Brands Consumers Love: Dove, Friskies Top Hootsuite's Inaugural 'Love List'

New report ranks top brands by examining social media conversations between brands and consumers.


Social media management platform Hootsuite has debuted its Love List, a monthly report that measures how consumers react to brands on social by examining the conversations between brands and consumers. This report will give brands an opportunity to gauge how consumers perceive them, and improve their score by having more positive conversations with their audience on social media.

It may sound like a prop from the set of “Mean Girls”, but social media management platform Hootsuite has launched The Love List, or what it calls “a recurring monthly report which ranks more than 450 of the world’s top brands on which are seeing the most love on social media.”

The Love List was created as an “easy-to-understand metric that could be applied across the entire enterprise,” according to Mark Pascarella, the general manager of uberVU via Hootsuite, which is a listening, social monitoring and advanced analytics product.

The Love List uses data from uberVU to pull in hundreds of millions of publicly available social media posts from networks like Twitter, Facebook, Google+, and LinkedIn, as well as about 20 additional platforms.

“It’s that broad-based collection of social insight, or what we consider to be the entire social web – blogs, forums and comment systems where people have social discourse – that we bring in for a complete 360-degree view,” Pascarella said.

Brands are ranked using three data points over the course of a month, including the total number of brand mentions, the sentiment score for the brand, and the percentage of social conversations about the brand containing the word “love.” Each brand is assigned a score between 1 and 100.

The top 10 brands in October were:

  1. Dove
  2. Friskies
  3. Kohl’s
  4. Avon
  5. Renaissance Hotels
  6. The CW
  7. TripAdvisor
  8. West Elm
  9. Twitter
  10. Nordstrom

Hootsuite notes October’s findings include a large number of “accessible” brands like Dove, Kohl’s, Friskies, Avon, and The CW, as well as a number of brands that “straddle the line between accessible and aspirational,” such as Nordstrom, TripAdvisor, Renaissance Hotels, and West Elm.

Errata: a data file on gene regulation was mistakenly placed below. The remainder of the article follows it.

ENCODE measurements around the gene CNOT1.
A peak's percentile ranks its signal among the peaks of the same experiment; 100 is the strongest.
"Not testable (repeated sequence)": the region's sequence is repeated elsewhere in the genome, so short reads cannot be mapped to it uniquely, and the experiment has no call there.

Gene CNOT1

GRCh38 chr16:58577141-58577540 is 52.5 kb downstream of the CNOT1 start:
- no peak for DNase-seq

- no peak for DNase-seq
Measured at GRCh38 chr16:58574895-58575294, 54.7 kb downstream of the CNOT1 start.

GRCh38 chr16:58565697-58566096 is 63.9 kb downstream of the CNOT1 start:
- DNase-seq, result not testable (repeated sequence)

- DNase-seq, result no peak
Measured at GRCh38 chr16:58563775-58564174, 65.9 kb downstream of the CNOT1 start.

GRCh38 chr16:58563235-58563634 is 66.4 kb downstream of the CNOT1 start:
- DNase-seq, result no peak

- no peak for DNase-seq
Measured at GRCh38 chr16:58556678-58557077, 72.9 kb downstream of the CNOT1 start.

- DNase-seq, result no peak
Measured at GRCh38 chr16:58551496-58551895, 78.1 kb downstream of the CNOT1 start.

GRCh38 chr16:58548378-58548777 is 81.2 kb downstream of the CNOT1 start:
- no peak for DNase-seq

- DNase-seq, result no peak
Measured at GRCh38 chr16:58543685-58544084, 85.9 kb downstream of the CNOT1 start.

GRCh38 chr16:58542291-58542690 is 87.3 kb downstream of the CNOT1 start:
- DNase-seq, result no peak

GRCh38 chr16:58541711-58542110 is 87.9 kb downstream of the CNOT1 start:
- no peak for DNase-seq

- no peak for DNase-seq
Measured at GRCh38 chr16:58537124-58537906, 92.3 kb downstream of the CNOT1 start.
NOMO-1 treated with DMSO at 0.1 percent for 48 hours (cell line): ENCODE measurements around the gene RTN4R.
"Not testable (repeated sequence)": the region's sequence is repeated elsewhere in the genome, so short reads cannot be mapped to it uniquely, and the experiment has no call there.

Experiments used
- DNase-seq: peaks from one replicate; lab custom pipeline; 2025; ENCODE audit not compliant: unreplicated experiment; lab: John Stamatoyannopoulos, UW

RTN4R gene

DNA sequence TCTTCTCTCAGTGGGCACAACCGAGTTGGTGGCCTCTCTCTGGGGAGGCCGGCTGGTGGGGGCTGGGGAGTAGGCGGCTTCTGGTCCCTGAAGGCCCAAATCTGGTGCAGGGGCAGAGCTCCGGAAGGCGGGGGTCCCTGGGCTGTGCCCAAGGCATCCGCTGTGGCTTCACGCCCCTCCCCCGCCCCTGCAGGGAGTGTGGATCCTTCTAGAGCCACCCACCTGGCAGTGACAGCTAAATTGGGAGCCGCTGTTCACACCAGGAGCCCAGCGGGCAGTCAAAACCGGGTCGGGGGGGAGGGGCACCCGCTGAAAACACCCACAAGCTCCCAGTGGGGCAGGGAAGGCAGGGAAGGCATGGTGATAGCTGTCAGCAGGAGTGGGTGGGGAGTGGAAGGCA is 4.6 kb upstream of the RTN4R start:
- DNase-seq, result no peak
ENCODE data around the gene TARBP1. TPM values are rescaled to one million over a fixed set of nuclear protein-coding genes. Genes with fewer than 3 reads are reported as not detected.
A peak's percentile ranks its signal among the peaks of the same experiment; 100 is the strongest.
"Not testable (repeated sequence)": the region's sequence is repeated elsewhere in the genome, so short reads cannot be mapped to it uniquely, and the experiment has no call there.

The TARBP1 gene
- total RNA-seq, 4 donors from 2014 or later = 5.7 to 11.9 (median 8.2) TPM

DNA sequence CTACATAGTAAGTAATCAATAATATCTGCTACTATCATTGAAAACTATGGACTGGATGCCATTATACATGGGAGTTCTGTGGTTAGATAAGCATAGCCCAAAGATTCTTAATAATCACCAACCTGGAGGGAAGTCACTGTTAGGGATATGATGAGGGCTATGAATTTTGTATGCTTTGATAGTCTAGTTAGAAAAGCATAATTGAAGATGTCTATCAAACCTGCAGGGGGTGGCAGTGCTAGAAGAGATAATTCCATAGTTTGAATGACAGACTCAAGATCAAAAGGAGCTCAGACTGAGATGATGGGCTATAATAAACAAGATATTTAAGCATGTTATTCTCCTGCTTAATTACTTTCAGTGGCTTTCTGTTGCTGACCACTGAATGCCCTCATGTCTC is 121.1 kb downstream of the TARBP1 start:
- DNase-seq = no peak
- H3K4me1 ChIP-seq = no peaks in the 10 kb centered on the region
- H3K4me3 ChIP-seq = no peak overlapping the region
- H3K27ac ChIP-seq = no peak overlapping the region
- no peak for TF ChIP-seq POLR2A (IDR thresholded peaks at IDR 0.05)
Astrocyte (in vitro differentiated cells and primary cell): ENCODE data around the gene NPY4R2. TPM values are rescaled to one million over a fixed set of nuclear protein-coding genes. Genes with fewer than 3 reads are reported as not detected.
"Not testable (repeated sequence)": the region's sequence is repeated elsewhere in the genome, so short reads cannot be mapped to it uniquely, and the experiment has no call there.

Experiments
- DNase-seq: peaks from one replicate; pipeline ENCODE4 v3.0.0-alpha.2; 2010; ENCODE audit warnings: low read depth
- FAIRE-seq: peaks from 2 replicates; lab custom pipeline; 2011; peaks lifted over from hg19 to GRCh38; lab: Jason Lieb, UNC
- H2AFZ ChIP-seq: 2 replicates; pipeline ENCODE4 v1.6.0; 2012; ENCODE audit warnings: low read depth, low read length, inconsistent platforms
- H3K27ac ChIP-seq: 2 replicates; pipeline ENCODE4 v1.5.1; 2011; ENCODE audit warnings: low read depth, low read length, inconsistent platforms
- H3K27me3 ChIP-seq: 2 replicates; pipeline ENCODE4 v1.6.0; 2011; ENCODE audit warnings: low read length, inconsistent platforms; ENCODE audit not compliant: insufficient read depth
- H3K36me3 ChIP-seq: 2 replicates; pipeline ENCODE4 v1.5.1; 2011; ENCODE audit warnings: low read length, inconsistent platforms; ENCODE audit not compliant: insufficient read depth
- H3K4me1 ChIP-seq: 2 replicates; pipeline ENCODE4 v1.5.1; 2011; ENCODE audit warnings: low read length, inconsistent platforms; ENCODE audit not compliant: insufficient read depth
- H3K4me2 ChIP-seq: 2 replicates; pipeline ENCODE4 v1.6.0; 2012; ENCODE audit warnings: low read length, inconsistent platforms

“We had this gut feel going in without looking at the data that there would be a number of luxury brands in the top rankings, but only one luxury brand appeared in the top 25, Chanel, and the next [brands like Capital Grille and Bergdorf-Goodman] are clustered around 100,” Pascarella said. “[The top-ranked brands are] the brands that were able to successfully cultivate a really passionate fan base by using inspired or amusing campaigns or giveaways or contests…as well as [those that have] fans [like] the CW television network that really engage in word of mouth.”

For its part, Hootsuite says Dove has successfully optimized its Real Beauty campaign to gain traction on social, “which is known for encouraging women to take a positive stance on their bodies.” Further, citing a Pew Study, Hootsuite says women are the more active gender on social media and the Dove campaign encourages “positive social conversations among this audience” which comprised 78 percent of the conversations about Dove.

Hootsuite says it will update the Love List each month, showcasing which brands have moved up or down in rankings based on the changes in mention volume, sentiment and social conversations. Each month’s results will be shared on the Love List website and discussed in webinars. Further, Pascarella said Hootsuite sees this as an opportunity to create an ongoing record of insights and trends.

One benefit to brands is the ability to benchmark their success against competitors, according to Hootsuite.

“The starting point was we wanted to use analysis versus just a tally of likes and shares to put together a measurement of how consumers are reacting to brands – not just popularity, but instead a metric that measured how consumers are reacting to those brands via social,” Pascarella said. “One of the key elements was the ability to look at two-way publications. So much in the past has been a collection of likes and shares. What we want to get to here is the ability to look at both sides of a conversation and come up with a single easy-to-understand metric.”

In the future, Hootsuite will also look at which brands are winning in certain regions and industry categories, Pascarella said.

What do you think of this new report? Is it something you'd utilize to benchmark sentiment about your own brand?